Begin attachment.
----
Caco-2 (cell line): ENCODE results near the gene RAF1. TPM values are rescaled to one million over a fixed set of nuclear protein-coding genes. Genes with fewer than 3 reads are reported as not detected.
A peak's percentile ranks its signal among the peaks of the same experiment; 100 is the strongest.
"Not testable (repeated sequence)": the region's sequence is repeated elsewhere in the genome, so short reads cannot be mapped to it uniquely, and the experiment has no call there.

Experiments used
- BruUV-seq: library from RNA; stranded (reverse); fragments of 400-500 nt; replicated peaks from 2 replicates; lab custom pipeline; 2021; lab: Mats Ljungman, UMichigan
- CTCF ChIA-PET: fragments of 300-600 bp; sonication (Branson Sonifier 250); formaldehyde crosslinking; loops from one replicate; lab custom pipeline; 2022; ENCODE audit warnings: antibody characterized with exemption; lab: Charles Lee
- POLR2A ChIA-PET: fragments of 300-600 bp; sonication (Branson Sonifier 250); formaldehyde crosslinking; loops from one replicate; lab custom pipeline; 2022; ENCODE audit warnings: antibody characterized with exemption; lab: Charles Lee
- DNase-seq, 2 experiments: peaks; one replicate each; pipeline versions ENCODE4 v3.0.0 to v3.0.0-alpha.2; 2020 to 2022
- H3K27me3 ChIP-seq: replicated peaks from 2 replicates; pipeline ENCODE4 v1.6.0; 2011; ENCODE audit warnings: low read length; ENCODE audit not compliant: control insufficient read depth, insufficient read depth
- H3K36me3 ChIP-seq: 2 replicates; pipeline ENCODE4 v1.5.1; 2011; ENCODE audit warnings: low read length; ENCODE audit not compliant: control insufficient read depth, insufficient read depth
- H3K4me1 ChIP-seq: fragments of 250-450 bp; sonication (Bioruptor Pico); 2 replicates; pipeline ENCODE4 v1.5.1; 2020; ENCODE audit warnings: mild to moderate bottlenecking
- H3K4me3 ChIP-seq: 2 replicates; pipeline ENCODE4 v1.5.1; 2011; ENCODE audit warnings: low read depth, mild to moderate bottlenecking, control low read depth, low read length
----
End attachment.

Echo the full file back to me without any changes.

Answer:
Caco-2 (cell line): ENCODE results near the gene RAF1. TPM values are rescaled to one million over a fixed set of nuclear protein-coding genes. Genes with fewer than 3 reads are reported as not detected.
A peak's percentile ranks its signal among the peaks of the same experiment; 100 is the strongest.
"Not testable (repeated sequence)": the region's sequence is repeated elsewhere in the genome, so short reads cannot be mapped to it uniquely, and the experiment has no call there.

Experiments used
- BruUV-seq: library from RNA; stranded (reverse); fragments of 400-500 nt; replicated peaks from 2 replicates; lab custom pipeline; 2021; lab: Mats Ljungman, UMichigan
- CTCF ChIA-PET: fragments of 300-600 bp; sonication (Branson Sonifier 250); formaldehyde crosslinking; loops from one replicate; lab custom pipeline; 2022; ENCODE audit warnings: antibody characterized with exemption; lab: Charles Lee
- POLR2A ChIA-PET: fragments of 300-600 bp; sonication (Branson Sonifier 250); formaldehyde crosslinking; loops from one replicate; lab custom pipeline; 2022; ENCODE audit warnings: antibody characterized with exemption; lab: Charles Lee
- DNase-seq, 2 experiments: peaks; one replicate each; pipeline versions ENCODE4 v3.0.0 to v3.0.0-alpha.2; 2020 to 2022
- H3K27me3 ChIP-seq: replicated peaks from 2 replicates; pipeline ENCODE4 v1.6.0; 2011; ENCODE audit warnings: low read length; ENCODE audit not compliant: control insufficient read depth, insufficient read depth
- H3K36me3 ChIP-seq: 2 replicates; pipeline ENCODE4 v1.5.1; 2011; ENCODE audit warnings: low read length; ENCODE audit not compliant: control insufficient read depth, insufficient read depth
- H3K4me1 ChIP-seq: fragments of 250-450 bp; sonication (Bioruptor Pico); 2 replicates; pipeline ENCODE4 v1.5.1; 2020; ENCODE audit warnings: mild to moderate bottlenecking
- H3K4me3 ChIP-seq: 2 replicates; pipeline ENCODE4 v1.5.1; 2011; ENCODE audit warnings: low read depth, mild to moderate bottlenecking, control low read depth, low read length